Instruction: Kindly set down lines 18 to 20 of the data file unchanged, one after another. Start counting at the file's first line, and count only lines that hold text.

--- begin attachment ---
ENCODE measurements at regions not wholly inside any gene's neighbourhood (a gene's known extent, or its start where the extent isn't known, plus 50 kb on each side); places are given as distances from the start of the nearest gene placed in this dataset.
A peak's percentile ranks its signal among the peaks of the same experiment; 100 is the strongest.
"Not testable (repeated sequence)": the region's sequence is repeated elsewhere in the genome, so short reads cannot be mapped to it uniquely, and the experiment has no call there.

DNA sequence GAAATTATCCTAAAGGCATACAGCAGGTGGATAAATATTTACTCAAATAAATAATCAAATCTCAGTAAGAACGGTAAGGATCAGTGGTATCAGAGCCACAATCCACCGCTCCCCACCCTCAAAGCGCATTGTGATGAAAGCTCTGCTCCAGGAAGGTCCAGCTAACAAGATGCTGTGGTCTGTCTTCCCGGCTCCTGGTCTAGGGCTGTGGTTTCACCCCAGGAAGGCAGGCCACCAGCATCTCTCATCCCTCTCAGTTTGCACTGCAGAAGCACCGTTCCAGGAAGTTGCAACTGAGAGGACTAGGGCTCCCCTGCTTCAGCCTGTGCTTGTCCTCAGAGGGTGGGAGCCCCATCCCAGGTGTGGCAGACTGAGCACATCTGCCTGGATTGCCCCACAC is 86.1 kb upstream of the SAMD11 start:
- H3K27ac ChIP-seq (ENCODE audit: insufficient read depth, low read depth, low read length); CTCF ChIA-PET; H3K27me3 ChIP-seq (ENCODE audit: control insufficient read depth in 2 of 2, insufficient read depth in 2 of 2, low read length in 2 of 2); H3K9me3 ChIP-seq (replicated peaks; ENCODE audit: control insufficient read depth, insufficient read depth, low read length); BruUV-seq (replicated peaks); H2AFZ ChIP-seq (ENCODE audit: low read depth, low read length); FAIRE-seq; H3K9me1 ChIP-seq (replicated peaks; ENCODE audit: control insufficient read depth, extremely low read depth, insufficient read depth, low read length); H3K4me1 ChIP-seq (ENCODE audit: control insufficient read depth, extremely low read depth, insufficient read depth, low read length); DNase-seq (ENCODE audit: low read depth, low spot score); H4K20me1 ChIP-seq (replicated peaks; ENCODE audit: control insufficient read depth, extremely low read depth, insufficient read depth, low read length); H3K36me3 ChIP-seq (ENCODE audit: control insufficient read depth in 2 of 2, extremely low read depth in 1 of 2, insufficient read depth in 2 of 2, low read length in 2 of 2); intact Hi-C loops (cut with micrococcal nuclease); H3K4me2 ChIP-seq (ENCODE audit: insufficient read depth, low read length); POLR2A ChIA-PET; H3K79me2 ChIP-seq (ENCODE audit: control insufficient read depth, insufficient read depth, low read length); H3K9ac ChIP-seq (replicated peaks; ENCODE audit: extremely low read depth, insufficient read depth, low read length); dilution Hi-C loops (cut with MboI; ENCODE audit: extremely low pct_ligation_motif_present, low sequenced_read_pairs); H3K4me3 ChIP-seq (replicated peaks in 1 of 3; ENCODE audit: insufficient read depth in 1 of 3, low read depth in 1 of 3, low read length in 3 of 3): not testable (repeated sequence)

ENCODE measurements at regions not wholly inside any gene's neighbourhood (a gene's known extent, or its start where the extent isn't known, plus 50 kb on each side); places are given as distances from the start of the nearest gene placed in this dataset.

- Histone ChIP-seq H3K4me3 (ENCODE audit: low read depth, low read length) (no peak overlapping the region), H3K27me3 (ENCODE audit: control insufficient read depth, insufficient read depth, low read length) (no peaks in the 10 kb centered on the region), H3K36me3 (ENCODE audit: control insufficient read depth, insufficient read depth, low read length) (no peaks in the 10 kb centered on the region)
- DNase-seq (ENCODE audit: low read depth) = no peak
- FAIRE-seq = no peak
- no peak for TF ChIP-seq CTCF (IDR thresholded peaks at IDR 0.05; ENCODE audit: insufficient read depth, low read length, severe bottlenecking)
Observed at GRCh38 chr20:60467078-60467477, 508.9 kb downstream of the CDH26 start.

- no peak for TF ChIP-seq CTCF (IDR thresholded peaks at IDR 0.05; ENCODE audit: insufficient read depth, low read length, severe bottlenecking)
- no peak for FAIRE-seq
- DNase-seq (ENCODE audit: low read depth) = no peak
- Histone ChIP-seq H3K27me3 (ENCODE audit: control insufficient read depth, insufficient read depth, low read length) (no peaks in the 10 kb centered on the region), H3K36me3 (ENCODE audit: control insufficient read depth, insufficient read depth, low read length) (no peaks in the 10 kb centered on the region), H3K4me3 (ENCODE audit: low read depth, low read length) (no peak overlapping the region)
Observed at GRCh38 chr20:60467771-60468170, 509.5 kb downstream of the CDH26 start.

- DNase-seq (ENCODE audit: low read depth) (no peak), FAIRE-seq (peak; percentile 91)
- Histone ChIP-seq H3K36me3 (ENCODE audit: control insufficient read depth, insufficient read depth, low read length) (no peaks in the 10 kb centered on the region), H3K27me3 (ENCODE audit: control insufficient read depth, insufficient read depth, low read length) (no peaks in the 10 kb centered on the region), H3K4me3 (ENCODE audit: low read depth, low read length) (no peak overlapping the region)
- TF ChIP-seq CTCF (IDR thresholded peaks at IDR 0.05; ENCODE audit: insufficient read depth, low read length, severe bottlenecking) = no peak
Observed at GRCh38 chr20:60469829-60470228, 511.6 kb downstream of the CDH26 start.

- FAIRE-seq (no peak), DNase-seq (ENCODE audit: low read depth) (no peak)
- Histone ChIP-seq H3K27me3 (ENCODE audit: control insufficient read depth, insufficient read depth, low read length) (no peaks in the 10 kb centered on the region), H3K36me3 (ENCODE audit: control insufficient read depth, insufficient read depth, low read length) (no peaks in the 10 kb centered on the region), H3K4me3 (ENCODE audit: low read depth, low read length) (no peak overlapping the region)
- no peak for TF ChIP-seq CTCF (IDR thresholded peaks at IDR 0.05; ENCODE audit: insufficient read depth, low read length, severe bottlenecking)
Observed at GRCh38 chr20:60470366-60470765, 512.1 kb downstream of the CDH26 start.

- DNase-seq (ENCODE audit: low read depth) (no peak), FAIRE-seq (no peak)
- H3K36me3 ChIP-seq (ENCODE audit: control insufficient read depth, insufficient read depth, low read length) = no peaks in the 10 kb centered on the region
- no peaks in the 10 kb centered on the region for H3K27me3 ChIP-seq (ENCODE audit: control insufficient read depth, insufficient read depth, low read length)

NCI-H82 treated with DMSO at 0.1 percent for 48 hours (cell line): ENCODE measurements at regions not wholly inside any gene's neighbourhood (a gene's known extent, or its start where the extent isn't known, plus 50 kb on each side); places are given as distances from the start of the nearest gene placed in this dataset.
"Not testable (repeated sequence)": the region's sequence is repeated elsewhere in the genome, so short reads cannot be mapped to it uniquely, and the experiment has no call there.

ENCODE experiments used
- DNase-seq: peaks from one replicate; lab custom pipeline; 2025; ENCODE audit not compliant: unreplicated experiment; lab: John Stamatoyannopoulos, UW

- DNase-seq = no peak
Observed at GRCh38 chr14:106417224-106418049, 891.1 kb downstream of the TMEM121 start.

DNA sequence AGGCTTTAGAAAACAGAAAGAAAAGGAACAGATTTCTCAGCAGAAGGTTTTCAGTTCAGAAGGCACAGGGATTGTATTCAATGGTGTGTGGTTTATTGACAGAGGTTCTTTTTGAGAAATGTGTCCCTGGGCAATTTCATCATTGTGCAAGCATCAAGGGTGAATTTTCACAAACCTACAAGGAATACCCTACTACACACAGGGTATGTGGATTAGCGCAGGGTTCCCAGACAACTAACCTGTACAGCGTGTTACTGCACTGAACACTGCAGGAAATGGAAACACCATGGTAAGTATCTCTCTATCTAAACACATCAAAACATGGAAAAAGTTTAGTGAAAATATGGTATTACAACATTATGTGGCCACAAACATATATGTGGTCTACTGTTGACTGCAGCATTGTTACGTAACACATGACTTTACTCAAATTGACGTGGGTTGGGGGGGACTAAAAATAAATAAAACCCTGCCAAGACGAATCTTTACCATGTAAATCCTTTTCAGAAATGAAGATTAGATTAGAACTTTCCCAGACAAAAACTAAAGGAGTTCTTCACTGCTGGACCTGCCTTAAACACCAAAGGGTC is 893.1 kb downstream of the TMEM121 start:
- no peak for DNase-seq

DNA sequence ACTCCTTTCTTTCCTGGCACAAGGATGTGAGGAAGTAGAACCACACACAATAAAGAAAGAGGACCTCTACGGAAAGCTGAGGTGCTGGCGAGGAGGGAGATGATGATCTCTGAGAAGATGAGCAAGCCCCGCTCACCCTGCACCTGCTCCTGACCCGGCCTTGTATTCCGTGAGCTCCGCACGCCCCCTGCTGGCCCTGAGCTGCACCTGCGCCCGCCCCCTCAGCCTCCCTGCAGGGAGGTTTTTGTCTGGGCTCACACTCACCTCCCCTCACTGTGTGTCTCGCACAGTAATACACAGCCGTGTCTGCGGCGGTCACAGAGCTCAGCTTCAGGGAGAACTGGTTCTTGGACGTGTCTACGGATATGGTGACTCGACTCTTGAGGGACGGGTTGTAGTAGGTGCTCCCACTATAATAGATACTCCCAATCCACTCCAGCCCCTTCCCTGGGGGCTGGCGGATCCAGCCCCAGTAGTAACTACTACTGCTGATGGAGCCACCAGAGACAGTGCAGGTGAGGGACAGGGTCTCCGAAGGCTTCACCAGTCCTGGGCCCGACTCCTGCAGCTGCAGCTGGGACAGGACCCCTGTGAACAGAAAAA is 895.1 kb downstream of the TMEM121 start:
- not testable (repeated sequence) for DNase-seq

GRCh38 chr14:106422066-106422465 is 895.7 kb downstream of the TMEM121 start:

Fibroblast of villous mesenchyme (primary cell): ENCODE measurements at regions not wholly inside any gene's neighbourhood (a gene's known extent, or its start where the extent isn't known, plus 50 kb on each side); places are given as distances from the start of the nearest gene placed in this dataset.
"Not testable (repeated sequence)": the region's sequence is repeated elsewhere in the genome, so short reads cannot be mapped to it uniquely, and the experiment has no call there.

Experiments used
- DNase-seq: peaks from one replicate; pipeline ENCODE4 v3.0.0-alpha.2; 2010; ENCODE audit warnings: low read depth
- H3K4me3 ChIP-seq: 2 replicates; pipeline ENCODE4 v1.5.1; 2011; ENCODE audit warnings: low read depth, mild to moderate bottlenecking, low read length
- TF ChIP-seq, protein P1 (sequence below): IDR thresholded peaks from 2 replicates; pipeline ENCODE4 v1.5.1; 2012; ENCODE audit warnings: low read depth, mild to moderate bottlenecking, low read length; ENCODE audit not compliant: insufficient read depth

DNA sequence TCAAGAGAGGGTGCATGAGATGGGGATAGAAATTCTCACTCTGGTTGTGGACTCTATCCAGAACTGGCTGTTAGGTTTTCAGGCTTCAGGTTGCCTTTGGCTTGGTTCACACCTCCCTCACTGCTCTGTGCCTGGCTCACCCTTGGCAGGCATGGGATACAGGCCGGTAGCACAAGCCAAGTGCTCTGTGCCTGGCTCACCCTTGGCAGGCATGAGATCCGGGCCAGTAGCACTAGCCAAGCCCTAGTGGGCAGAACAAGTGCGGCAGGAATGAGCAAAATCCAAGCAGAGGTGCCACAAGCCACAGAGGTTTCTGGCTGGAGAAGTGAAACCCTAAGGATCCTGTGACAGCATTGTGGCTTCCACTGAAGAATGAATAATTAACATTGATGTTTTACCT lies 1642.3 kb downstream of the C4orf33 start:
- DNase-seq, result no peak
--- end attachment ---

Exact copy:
- Histone ChIP-seq H3K36me3 (ENCODE audit: control insufficient read depth, insufficient read depth, low read length) (no peaks in the 10 kb centered on the region), H3K27me3 (ENCODE audit: control insufficient read depth, insufficient read depth, low read length) (no peaks in the 10 kb centered on the region), H3K4me3 (ENCODE audit: low read depth, low read length) (no peak overlapping the region)
- TF ChIP-seq CTCF (IDR thresholded peaks at IDR 0.05; ENCODE audit: insufficient read depth, low read length, severe bottlenecking) = no peak
Observed at GRCh38 chr20:60469829-60470228, 511.6 kb downstream of the CDH26 start.